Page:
Thursday, August 08, 2013

Judging kefira

In Rabbi Yitzchak Blau's recent guest-post at Morethedoxy, after addressing various salient points about Biblical criticism, he closes with the following paragraphs, which I agree with:
I would like to close with a couple of personal notes.  If someone is intellectually convinced of the DH, this does not make them evil and they are not necessarily involved in a sinister plot.  For all I know, the authors contributing to are very fine human beings and I have no interest in saying derogatory things about them.  Yet we can still strongly disagree with them and conclude that their views are incompatible with Orthodoxy. 
Secondly, there are voices in our community obsessed with kicking left wing Modern Orthodox rabbis out of Orthodoxy.  I view this as an unhealthy and problematic obsession and I want no part of it.  However, this does not mean that those criticizing are always wrong.   In this case, I think the traditional critics of R. Farber are correct. 
Finally, a word to my friends on the left.  It is the nature of things that those who feel persecuted and those who have experienced unfair criticism see all episodes in that light.  In the same way, some Jews cry anti – Semitism every time a Jew does not get a job or a Jew is censured.   Such a victim complex is extremely unhelpful and it prevents acknowledgment of real problems.   Whether or not your right wing critics are always correct or consistently fair now is the time to affirm that R. Farber’s views are incompatible with Orthodoxy.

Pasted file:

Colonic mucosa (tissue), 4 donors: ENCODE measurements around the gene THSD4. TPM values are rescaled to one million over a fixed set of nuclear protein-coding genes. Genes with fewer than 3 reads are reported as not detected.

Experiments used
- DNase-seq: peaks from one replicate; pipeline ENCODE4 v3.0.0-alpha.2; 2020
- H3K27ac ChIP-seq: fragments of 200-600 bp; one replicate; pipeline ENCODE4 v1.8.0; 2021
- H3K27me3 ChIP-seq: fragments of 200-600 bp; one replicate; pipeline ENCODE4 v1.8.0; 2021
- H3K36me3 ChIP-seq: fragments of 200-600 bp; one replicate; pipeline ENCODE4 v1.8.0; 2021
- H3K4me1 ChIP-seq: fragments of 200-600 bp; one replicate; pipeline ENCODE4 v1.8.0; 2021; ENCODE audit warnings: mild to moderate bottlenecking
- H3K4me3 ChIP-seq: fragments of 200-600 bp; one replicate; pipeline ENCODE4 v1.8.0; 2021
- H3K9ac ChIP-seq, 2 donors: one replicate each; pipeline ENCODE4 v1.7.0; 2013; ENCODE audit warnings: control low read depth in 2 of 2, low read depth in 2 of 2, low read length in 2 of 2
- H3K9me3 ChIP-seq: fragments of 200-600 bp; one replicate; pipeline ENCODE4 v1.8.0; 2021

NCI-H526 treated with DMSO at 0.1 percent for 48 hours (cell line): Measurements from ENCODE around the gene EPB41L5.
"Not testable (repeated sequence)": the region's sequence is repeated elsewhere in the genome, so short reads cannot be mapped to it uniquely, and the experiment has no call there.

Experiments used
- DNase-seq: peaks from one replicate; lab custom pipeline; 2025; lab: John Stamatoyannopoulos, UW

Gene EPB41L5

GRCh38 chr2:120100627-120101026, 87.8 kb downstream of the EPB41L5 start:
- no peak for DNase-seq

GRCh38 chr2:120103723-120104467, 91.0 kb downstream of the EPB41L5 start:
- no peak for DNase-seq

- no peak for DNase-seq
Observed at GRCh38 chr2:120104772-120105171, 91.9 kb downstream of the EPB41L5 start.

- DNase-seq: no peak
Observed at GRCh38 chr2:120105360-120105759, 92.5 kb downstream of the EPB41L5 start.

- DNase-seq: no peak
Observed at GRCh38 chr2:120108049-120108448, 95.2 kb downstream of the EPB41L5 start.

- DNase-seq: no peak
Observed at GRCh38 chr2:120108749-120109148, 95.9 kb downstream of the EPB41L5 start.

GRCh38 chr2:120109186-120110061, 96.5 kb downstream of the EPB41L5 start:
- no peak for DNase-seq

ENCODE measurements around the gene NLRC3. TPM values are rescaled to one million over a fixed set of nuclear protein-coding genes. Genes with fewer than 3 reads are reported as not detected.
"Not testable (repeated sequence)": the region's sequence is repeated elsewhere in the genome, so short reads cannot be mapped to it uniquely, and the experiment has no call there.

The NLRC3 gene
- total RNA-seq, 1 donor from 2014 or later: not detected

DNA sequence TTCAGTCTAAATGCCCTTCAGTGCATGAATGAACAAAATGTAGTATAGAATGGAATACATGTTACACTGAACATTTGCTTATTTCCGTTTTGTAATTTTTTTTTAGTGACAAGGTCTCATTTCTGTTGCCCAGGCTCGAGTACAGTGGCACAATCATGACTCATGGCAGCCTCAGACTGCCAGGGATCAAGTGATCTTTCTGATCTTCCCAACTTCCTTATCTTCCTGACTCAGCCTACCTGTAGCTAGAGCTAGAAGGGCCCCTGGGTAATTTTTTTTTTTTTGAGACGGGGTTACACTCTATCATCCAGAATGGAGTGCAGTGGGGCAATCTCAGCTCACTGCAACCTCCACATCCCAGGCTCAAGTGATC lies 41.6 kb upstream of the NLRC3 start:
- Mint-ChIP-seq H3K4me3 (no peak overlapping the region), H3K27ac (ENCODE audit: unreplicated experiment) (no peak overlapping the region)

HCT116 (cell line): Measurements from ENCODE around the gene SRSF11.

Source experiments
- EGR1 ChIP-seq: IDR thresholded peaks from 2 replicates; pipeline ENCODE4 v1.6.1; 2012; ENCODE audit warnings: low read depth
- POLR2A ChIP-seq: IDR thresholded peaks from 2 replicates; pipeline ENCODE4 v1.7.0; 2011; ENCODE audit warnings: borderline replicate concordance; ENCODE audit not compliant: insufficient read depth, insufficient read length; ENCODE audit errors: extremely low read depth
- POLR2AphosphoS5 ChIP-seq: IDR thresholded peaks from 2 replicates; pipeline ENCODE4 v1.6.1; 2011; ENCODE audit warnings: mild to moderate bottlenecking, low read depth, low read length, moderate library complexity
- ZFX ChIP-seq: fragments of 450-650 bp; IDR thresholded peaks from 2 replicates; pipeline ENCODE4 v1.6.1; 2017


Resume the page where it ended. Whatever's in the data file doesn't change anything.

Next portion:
In response, this guest post by Rabbi Dr. Avi Kadish, with these closing paragraphs:
At the same time, as a Torah Jew, there is no need to debate the “Orthodoxy” of people whose intellectual quests take them where you don’t see a need to go. Despite all the current verbiage to the contrary, there is no mitzvah nor any halakhic need to do so. 
To engage in this is the עצת יצר הרע, [counsel of the "evil inclination"], its greatest tool today for creating hatred and stifling thought and discussion in Am Yisrael. The yetzer works to cause evil specifically through Torah scholars and committed Jews, whom it has convinced that doing this is both necessary and right. Of course they sound convincing, and many of them like yourself are not at all malicious, but the very need for this cannot ultimately be justified. It simply isn’t Torah. 
The constant effort to define “Orthodoxy” and make decisions about who is “in” and who is “out” has nothing to do with living our covenant with God in today’s reality. The Torah is about loyalty and action out of love and fear of God, not about judging other Jews’ honest intellectual struggles or challenging their self-definitions. So instead please just keep writing what Orthodoxy means to you (and to me), not what you think it needs to mean for others.
Now I'll weigh in.